TRUST – The Unspoken Element of Being Agile
Madhavi Ledalla

Having worked with varied teams with different personalities, one of the realization for me is that “TRUST” plays a key role in team bonding and getting to a high performing stage. While there are many factors that reach teams to the stage of high performance, I have put here my interpretation of trust which I believe is vital for building a great team.

Trust can be viewed from three different dimensions as mentioned below.

  • Trust between the team members on each other
  • Trust on the team by the management
  • Trust on the management by the team

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Figure 1

Let us recall the difference between a team and a working group. A team is a group of people working towards a shared common goal where as a group is a collection of people who coordinate their individual efforts.


The Trust Blockers and Enablers

Generally when an Agile team, specifically a Scrum team is formed, the behavior of the team members trying to showcase their individual work and hesitating from sharing knowledge with the rest of the team is observed in few instances. This behavior can be attributed to the way of working the teams are accustomed to from many years, and any sudden change would for sure call for a resistance. Scrum Masters and Managers, when they notice such symptoms, need to talk to the team members, understand what was motivating them before and what is not after the change. They need to empathize and be approachable to the team and do one-to-one coaching to understand the root cause for this behavior.  They need to coach the team to make them realize that they are all in the game together and they win and lose as a team! The norm seen in some of the agile teams is that even though teams are formed with members from different functions like testing, development etc. the team members still report to their functional managers. In such situations, the functional managers might play a key role by understanding how a cross-functional agile team works and guiding them, and restraining from giving preference to their individual functions. If the ecosystem is not supportive and encouraging, then any great process and practices put in place would not yield the expected results.

Similarly, the team needs to appreciate the new way of working. They need to be true to themselves first and then to their team members and to the management.  Team needs to get the concept of self-organizing and should be ready to take up the work, forecast what is achievable by them and step up to take ownership for their commitments.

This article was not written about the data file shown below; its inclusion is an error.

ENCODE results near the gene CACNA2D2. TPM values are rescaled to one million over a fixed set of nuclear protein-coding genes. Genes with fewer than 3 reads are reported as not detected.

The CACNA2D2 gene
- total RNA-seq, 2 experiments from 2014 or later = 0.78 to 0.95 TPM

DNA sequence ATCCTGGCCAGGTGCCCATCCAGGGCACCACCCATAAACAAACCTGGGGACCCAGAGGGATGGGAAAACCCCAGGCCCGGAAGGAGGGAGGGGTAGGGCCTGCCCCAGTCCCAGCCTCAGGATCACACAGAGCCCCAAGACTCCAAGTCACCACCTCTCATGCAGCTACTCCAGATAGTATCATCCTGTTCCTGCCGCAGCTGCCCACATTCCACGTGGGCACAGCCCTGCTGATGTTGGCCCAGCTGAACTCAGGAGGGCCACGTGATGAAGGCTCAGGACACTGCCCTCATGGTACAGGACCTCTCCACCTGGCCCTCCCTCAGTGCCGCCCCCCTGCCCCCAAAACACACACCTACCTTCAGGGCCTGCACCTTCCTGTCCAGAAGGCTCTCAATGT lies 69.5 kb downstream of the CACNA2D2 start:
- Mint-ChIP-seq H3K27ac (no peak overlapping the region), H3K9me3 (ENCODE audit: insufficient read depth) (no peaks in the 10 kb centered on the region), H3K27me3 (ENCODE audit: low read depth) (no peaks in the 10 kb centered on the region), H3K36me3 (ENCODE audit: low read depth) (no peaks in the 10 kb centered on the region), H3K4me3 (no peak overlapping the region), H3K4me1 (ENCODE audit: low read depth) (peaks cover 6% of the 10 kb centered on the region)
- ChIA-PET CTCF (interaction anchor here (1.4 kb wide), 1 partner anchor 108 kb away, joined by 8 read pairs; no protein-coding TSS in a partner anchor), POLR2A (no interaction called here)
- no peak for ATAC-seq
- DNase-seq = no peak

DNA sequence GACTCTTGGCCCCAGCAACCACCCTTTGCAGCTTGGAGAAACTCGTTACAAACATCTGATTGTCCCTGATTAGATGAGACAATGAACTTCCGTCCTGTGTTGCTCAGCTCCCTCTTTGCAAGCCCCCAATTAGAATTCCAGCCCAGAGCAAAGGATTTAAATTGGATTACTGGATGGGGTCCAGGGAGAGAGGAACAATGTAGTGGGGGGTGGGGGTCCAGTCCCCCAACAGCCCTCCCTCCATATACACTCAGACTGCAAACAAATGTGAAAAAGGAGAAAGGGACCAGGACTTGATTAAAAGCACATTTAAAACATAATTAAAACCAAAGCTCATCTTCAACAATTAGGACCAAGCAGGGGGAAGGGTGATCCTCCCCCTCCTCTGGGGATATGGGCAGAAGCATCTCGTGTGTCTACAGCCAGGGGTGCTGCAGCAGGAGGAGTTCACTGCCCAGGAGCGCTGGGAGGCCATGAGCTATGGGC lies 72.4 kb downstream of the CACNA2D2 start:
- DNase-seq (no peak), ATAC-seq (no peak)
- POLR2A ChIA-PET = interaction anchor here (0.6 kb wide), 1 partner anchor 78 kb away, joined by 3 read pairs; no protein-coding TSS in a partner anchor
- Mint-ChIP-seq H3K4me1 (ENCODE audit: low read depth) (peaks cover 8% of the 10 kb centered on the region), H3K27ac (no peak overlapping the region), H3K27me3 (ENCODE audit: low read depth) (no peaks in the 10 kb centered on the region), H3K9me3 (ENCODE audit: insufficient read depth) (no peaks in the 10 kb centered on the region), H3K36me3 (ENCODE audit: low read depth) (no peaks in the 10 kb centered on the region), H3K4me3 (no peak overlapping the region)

Any one dimension of trust not being present effects the whole ecosystem and brings the motivation down. The importance of trust is evident even from the statistics, the Version One Annual State of Agile™ Report states that – lack of management support, unwillingness of the team to follow agile, development team support etc. are some of barriers to Agile adoption. If we reflect on these barriers, some of them could be related to people issues and trust factor could play an important role here.


When team members and management trust each other, automatically the team members go an extra mile and work outside their boundaries without being asked for. Trust leads to motivation of the team, and they strive to give their best that eventually makes them committed. Think of these traits as a vicious circle where each one of them impacts and leads to the next one. May be we can visualize trust as a super planet driving all other behavioral planets.

Figure 2

There is always a factor of egoism that often pops up and not all team members like to work with each other. They would like to be in their own comfort zones for whatever reasons. Building trust within the team takes its own natural course, I would say it is a journey and it takes time to get there! There is no one right answer of how to build trust quickly, to some extent it might depend on the attitude of the people involved.

Trust can be perceived as the foundation for the 5 Scrum values –    Openness, Courage, Respect, Commitment and Focus. I feel if the team members basically trust each other and the management, then they would be courageous to commit and be open to voice their opinions, willing to share their work and respect each other, willing to focus together on the team goal and all these ultimately would lead to commitment.